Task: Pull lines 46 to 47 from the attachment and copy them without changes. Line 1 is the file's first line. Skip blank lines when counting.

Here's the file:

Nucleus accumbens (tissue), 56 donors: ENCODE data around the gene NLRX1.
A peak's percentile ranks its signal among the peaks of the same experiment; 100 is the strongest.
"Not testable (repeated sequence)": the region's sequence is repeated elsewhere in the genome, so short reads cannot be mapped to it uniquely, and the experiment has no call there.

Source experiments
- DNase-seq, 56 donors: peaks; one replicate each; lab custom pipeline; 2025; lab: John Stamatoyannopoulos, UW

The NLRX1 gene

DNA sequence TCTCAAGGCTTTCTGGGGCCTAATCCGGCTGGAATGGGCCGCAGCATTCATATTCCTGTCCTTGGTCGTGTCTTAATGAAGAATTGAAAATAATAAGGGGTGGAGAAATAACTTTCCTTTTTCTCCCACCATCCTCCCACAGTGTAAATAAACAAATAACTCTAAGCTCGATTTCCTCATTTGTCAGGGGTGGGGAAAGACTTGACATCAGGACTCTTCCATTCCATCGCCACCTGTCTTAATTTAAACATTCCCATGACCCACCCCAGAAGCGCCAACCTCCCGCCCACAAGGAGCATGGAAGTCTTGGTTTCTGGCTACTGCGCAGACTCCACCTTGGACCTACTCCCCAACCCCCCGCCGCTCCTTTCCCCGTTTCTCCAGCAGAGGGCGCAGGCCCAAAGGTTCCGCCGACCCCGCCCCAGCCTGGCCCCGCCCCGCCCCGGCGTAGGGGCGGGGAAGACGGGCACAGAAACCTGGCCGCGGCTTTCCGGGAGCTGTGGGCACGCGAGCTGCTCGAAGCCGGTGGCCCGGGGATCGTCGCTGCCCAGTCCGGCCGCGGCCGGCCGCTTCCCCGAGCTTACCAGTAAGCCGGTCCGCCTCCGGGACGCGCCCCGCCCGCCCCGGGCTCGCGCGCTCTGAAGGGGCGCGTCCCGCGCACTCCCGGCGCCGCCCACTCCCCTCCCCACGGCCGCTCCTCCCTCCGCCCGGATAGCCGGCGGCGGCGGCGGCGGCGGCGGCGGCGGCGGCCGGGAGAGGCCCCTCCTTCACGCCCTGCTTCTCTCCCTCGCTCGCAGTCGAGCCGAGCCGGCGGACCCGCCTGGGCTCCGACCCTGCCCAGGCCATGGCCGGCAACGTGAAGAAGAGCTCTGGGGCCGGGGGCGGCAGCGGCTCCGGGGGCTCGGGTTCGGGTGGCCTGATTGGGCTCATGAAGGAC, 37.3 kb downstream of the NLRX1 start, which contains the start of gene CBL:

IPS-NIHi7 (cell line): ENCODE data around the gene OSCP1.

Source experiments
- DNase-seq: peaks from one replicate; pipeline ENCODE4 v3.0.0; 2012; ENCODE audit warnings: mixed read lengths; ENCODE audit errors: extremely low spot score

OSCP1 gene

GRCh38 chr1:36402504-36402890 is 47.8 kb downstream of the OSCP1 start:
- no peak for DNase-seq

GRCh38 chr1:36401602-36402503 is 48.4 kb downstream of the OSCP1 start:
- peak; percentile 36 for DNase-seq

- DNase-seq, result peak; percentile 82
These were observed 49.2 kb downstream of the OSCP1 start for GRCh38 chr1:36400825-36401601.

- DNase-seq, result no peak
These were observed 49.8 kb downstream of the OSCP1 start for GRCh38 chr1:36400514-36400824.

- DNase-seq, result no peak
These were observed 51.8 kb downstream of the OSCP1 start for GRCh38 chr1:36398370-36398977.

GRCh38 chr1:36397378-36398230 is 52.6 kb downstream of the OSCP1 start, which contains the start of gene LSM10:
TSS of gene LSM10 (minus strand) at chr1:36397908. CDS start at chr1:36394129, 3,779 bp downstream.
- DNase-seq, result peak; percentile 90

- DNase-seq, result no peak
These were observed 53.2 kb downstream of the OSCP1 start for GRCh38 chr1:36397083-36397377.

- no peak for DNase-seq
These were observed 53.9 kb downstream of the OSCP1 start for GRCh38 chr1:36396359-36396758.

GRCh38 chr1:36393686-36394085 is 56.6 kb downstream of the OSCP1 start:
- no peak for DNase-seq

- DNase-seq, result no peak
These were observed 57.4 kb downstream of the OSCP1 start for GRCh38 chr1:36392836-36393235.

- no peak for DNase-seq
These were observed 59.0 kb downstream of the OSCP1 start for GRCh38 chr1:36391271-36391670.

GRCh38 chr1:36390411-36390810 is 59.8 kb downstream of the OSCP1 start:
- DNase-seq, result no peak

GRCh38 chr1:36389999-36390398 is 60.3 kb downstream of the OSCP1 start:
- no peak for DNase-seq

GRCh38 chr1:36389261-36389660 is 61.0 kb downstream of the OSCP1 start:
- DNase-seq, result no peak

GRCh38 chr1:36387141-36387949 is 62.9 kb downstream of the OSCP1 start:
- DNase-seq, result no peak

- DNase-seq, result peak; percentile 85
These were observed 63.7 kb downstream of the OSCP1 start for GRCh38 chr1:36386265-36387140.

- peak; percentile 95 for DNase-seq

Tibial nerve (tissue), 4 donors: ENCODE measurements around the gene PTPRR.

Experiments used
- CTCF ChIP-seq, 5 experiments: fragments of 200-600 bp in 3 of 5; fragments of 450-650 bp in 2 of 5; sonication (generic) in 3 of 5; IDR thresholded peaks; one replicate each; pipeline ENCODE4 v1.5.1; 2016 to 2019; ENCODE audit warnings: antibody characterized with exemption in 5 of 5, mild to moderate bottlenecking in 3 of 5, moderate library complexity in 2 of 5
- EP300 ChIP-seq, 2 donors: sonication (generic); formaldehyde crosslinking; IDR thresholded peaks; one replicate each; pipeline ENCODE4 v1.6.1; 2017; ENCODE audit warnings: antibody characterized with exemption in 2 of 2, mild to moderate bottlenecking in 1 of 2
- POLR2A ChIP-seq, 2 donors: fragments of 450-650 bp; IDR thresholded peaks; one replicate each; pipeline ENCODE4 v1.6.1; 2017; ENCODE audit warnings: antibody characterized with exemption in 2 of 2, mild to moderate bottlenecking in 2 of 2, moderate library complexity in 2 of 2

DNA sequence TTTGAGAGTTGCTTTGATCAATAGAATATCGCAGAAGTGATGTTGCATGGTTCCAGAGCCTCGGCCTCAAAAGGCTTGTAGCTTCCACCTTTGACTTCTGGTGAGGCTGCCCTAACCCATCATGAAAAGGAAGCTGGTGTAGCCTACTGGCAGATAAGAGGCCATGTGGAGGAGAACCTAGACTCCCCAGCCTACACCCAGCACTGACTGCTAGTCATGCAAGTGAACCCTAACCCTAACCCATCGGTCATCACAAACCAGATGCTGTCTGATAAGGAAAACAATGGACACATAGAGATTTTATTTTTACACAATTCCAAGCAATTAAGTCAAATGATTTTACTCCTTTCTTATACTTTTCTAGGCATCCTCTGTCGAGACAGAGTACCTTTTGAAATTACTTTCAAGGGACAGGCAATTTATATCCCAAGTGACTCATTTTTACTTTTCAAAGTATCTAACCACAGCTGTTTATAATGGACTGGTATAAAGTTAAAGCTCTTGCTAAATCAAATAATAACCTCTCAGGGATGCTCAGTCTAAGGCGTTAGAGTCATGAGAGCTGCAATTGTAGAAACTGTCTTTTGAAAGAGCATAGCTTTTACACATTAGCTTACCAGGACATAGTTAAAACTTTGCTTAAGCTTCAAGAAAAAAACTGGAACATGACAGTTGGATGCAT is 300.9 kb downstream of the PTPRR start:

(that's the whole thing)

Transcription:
Tibial nerve (tissue), 4 donors: ENCODE measurements around the gene PTPRR.

Experiments used